The recent terrorist attack near the Indian Consulate General in Jalalabad, Nangarhar province, Afghanistan — alongside reports of the intercepted intelligence cables referring to the ISI paying half a million rupees to attack the Indian Ambassador in Kabul — is a sample of what India can expect after the NATO pullout of 2014. The Taliban’s denial of involvement must be taken with a pinch of salt, even though it is a possibility that the attack was the handiwork of either the Pakistan-based Haqqani Network — blamed for the attacks on the Indian Embassy in Kabul in 2008 —or the Lashkar-e-Taiba, whose leader Hafiz Saeed was responsible for the 2008 attacks in Mumbai.
The coming months will be crucial, and India must tread carefully. Islamabad is expected to mobilise all its resources to harass India in an effort to discourage New Delhi from playing an active role in the future of Afghanistan and reduce its presence in the country. By doing so, India will be playing directly into Pakistan’s hands. Instead, what India should do is to step up its engagement and seek to create a powerful counter balance to the Taliban by talking to non-Taliban elements. A power vacuum in Kabul is what New Delhi should be actively looking to prevent.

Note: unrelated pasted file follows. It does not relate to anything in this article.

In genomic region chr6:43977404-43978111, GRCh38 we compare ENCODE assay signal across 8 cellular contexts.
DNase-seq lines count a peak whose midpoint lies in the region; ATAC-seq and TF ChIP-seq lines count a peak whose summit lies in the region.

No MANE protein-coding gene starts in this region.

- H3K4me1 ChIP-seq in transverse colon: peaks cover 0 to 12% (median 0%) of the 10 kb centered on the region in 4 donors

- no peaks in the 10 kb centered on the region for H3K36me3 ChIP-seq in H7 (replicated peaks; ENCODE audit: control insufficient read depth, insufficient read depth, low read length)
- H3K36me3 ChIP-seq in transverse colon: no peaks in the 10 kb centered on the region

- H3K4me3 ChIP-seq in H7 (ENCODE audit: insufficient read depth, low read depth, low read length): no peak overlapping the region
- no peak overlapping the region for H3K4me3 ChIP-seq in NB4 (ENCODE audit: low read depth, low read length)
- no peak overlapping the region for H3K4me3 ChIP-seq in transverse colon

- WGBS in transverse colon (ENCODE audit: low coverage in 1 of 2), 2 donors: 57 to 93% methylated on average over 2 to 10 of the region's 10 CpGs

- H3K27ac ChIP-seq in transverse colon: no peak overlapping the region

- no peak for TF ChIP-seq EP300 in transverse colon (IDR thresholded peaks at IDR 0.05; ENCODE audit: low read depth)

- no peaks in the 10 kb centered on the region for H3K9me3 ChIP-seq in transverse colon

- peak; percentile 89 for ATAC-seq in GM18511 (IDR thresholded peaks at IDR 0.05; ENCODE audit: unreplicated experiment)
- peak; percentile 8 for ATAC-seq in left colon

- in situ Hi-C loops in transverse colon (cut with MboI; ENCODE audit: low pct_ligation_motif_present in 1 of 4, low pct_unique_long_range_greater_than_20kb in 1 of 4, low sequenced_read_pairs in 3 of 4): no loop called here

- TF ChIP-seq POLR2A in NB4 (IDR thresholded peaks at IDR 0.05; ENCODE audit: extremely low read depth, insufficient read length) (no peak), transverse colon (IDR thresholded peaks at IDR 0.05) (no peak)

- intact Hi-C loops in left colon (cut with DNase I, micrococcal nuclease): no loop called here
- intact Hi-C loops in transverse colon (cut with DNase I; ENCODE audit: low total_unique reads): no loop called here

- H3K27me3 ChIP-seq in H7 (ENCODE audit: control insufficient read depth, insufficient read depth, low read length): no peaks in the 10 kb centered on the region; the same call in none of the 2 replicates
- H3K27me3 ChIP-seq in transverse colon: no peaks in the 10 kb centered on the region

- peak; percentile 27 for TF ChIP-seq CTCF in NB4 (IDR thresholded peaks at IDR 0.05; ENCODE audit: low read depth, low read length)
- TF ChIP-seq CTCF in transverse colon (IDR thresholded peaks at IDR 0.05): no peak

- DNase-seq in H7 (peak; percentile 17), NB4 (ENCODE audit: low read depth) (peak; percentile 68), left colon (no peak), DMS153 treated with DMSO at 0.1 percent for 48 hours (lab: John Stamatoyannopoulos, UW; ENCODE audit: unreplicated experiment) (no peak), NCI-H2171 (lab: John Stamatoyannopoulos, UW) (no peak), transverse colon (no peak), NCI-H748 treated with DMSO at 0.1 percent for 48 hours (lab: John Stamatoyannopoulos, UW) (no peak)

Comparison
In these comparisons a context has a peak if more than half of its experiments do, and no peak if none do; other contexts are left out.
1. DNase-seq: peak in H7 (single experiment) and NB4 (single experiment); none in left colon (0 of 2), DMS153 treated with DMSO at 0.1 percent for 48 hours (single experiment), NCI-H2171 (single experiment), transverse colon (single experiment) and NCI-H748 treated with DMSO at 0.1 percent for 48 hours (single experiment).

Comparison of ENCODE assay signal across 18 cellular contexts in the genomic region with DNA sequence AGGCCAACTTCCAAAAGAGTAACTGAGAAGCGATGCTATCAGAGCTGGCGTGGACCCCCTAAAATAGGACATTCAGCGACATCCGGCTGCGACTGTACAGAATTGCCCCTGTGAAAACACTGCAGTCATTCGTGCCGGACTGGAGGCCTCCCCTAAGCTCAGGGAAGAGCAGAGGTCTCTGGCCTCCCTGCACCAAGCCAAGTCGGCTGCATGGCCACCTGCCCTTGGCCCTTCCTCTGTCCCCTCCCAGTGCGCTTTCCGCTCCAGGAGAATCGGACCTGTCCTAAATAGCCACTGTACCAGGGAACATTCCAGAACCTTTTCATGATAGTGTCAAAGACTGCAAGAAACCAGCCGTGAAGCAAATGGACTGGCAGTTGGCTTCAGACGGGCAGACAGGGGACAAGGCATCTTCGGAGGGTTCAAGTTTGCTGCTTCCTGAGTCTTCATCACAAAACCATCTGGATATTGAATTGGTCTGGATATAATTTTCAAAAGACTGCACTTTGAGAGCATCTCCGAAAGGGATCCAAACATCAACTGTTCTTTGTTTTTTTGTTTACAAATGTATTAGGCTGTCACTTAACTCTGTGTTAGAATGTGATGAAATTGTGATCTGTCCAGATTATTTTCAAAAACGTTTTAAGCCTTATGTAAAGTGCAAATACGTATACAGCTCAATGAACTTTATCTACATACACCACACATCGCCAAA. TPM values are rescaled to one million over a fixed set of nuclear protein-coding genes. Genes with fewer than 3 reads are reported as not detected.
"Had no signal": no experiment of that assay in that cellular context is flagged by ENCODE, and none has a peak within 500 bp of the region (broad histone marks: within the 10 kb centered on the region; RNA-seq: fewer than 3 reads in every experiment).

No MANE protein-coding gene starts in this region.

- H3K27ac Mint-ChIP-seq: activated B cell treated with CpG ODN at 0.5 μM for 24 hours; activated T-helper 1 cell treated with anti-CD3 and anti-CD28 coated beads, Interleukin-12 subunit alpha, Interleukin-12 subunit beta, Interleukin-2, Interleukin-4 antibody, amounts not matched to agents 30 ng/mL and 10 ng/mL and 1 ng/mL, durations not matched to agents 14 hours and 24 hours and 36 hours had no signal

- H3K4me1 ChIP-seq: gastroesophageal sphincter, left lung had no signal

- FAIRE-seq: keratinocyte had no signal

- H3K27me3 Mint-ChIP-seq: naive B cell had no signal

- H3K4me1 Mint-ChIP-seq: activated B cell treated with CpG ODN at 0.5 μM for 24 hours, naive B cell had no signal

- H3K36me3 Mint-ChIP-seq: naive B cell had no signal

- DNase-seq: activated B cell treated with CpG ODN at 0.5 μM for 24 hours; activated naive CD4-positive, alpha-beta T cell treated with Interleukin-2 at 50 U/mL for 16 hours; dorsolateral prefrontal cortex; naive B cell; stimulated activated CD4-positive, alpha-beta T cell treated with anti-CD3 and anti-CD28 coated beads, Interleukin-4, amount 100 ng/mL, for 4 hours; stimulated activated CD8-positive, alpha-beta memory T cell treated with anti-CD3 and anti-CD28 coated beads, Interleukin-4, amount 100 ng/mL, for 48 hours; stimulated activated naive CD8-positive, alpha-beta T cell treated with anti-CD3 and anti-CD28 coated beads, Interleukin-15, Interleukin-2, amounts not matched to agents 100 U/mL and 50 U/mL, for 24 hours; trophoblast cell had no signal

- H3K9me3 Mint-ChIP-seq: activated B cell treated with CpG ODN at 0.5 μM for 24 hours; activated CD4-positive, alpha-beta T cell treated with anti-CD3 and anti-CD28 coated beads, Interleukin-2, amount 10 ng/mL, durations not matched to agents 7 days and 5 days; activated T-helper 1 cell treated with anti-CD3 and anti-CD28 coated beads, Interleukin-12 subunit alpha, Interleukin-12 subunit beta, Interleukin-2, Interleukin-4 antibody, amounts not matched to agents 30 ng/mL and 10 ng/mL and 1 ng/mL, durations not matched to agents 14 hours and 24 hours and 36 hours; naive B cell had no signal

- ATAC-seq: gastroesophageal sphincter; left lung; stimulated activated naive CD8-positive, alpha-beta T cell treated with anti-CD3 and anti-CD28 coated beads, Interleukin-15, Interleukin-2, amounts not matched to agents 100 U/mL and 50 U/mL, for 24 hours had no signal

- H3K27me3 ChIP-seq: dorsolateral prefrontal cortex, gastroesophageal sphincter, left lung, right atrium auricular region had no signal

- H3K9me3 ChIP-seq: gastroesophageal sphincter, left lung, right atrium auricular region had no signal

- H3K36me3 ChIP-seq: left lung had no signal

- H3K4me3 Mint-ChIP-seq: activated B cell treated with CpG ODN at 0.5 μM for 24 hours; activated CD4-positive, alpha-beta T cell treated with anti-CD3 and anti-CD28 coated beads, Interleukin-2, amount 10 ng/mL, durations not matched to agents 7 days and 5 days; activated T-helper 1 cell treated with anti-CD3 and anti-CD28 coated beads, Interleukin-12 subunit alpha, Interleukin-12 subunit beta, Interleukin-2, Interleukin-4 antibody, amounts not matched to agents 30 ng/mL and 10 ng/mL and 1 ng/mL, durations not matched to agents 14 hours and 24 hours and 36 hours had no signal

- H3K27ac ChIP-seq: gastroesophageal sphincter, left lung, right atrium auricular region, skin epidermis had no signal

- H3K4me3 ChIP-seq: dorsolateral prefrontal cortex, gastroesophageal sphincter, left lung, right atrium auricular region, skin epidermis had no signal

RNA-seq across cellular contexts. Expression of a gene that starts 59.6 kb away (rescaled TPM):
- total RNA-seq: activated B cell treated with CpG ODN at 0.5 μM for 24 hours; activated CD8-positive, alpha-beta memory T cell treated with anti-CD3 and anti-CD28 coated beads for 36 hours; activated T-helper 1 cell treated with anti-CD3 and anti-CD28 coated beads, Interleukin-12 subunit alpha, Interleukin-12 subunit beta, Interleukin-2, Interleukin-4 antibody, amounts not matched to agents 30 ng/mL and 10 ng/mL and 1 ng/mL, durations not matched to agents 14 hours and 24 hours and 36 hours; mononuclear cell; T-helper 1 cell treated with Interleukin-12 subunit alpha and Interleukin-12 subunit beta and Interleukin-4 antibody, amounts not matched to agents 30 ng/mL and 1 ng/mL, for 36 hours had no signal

In the event Saudi petrodollars to Pakistan dry up, the country will still be able to rely on funding from the U.S. and a reduction of inflow of money is not on the cards, at least in the near future. Blowback aimed at Pakistan from former Taliban elements is unlikely to deter Islamabad’s designs and so, India will have to take charge of its own destiny. Battening down the hatches and staying put in Afghanistan, while bracing for Pakistan-led insurgency is the way forward for New Delhi.
Compiled by: Rajeshwari Krishnamurthy
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